Though there was much speculation that a referendum would be held in 2002, the pro-independence Montenegrin government signed the Belgrade Agreement, which ensured the continuity of the union with Serbia.

Djukanović, however, extracted a key concession – that a referendum on Montenegro’s independence could be held three years after the ratification of the agreement. That referendum took place on 21 May 2006.

In advance of the referendum, I attended numerous pro-independence and pro-union rallies in different parts of the country. It was evident that the momentum was with the pro-independence bloc, led by the DPS.

The European Union played a key role in the referendum, monitoring it closely and insisting not on a simple majority but upon 55 per cent of the overall vote as the threshold for victory.

It was a controversial measure but, in a deeply divided society, a prudent one. In the referendum, 55.5 per cent voted for independence, 44.5 against. The result left a significant minority embittered by the outcome of a referendum they had not wanted.

Nevertheless, following the declaration of independence in June 2006, Montenegro rapidly joined key international organisations and adopted an unambiguous Euro-Atlantic foreign policy orientation, with EU and Nato membership central to it.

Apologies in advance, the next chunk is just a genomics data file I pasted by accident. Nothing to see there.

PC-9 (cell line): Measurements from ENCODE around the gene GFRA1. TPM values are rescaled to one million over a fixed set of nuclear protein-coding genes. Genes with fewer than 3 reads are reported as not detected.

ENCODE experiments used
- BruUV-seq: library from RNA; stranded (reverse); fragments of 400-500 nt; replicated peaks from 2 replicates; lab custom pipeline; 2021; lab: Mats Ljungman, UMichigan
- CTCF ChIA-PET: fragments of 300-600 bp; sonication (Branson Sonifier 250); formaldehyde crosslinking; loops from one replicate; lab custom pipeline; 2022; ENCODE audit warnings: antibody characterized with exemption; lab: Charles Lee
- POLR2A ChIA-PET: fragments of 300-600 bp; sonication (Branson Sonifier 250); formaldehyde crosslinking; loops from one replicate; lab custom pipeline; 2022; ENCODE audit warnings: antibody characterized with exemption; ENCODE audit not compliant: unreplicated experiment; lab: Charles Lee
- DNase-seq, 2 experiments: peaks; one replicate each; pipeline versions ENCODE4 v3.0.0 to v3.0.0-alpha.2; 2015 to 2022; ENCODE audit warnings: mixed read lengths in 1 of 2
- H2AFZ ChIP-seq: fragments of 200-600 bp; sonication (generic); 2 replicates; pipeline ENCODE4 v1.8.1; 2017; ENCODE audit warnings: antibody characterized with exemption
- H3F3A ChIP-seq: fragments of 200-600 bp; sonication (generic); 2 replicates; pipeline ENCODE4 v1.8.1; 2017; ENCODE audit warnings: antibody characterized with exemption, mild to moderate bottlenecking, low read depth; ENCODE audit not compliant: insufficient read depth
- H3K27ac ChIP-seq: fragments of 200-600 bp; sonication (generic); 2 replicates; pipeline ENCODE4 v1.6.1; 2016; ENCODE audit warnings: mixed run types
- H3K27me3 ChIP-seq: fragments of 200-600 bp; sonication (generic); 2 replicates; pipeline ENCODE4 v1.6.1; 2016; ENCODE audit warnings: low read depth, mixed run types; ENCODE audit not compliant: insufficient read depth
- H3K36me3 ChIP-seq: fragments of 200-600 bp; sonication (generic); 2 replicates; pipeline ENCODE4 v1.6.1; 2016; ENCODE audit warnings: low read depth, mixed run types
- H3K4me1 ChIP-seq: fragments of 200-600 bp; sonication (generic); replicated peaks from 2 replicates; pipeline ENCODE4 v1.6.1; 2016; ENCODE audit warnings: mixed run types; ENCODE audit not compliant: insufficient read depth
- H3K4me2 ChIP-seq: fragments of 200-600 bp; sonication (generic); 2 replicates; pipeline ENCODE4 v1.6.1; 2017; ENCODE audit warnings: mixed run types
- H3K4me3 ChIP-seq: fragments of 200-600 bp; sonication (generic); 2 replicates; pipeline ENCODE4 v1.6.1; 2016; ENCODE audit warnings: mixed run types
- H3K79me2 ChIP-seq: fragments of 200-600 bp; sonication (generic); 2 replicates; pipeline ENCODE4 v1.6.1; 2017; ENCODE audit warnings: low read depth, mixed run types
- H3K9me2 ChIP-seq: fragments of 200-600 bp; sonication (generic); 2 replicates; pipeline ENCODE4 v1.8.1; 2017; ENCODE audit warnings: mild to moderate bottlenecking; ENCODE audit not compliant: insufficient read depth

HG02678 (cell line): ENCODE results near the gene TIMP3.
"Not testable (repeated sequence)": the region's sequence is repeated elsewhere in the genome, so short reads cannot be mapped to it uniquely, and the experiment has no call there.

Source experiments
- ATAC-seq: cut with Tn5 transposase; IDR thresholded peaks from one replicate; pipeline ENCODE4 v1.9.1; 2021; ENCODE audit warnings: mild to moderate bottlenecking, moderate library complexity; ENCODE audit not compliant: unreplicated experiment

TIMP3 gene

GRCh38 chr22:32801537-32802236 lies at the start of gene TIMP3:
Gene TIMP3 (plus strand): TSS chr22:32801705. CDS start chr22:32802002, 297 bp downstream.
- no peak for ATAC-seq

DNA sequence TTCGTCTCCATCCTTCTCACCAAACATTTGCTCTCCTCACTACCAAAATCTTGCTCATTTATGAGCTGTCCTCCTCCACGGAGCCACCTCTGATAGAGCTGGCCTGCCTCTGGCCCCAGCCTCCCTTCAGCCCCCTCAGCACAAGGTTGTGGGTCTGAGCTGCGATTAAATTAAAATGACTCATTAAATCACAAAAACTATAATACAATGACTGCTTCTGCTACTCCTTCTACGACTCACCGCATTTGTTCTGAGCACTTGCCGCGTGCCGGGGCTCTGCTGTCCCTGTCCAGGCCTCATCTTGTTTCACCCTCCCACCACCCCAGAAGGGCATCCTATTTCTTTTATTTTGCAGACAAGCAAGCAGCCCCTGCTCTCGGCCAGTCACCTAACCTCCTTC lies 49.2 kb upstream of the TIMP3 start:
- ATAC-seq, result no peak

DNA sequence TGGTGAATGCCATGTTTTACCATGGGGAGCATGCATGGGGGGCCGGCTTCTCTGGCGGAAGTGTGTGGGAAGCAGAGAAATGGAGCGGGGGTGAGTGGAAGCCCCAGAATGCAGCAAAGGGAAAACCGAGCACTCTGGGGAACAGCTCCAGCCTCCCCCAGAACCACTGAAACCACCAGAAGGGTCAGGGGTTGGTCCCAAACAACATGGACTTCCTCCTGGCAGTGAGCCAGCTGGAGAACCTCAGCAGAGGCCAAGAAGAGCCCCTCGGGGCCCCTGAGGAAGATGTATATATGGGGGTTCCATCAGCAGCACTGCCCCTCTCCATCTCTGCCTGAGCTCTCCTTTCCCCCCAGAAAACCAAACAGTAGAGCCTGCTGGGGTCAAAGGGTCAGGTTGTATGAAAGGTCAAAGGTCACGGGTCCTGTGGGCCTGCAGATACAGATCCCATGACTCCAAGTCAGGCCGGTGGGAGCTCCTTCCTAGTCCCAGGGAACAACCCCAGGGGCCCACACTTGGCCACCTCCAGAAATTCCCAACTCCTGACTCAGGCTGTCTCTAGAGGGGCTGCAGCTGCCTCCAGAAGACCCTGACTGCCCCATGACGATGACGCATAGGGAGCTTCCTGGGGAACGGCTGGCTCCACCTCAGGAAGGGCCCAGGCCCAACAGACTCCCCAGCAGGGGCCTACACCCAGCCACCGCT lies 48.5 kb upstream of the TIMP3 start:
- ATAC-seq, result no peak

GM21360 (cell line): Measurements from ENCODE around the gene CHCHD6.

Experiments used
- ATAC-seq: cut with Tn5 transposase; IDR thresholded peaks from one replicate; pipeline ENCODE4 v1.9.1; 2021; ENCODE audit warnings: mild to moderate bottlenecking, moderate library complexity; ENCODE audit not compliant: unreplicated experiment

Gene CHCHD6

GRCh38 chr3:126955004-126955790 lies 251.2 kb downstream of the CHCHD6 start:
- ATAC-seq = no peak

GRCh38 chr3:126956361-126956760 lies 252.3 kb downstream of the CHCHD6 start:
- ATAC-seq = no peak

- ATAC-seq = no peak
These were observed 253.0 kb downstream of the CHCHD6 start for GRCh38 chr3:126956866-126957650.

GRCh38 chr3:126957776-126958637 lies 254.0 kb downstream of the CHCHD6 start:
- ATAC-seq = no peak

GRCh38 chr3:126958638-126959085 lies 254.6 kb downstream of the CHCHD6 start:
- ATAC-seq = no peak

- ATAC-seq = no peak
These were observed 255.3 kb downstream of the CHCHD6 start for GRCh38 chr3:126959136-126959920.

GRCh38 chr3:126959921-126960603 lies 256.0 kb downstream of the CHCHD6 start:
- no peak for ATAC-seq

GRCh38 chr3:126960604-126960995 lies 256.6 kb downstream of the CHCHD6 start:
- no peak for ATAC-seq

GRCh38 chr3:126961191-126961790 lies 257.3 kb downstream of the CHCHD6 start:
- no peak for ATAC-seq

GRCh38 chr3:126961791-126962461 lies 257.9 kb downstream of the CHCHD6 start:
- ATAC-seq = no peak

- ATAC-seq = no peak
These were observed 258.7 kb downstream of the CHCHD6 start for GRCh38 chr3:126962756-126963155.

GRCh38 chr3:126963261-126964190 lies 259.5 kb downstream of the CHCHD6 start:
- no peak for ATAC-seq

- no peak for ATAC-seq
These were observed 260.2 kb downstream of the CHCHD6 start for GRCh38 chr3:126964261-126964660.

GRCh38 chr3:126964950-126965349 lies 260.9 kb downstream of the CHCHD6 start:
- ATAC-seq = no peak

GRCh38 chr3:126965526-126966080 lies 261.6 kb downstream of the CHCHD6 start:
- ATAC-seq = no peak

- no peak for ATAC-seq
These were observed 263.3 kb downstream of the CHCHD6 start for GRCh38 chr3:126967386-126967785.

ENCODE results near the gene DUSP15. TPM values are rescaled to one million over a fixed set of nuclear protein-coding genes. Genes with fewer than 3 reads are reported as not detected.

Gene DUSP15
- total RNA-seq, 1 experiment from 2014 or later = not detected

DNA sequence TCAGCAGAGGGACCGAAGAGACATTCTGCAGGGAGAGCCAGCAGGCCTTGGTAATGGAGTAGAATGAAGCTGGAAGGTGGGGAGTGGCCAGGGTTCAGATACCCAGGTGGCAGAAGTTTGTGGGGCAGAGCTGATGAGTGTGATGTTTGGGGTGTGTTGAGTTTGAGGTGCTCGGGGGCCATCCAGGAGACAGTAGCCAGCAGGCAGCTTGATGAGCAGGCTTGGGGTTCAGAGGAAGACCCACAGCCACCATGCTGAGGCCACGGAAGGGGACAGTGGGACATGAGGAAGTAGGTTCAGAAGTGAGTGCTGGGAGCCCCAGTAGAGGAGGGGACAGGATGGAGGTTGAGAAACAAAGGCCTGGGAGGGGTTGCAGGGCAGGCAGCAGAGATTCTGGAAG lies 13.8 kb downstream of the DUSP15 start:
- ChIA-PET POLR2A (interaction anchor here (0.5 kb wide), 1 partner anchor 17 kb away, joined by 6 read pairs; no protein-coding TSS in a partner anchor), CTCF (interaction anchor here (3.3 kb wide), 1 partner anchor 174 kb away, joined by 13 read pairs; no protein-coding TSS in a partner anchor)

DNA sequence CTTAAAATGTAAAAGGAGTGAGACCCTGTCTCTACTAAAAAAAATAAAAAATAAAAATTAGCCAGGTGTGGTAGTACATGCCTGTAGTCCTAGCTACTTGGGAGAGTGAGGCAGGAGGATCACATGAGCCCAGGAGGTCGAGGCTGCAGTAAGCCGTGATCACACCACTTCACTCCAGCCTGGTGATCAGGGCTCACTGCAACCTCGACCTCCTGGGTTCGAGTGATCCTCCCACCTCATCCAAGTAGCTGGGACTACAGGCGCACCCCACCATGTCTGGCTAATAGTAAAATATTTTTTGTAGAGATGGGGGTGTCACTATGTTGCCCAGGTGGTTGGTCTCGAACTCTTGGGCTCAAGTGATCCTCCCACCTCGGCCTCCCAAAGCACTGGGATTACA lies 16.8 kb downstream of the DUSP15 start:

Foreign investment increased and the tourism sector in the ‘Monaco of the Balkans’ boomed. Domestically, however, the DPS dominated. The argument, made by pro-independence campaigners in 2006, that independence would lead to the power of the DPS diminishing, proved hopelessly optimistic.

Instead, they became a ‘state party’, the winners of the referendum and the self-proclaimed guardians of Montenegrin statehood and national identity.

They consolidated their power – though they had to rely on coalitions to govern – the lines between party and state became increasingly opaque and the system of patronage that developed became impenetrable to those without party connections. The opposition remained weak, divided and unable to effectively challenge the DPS.

Allegedly Russian-backed coup attempt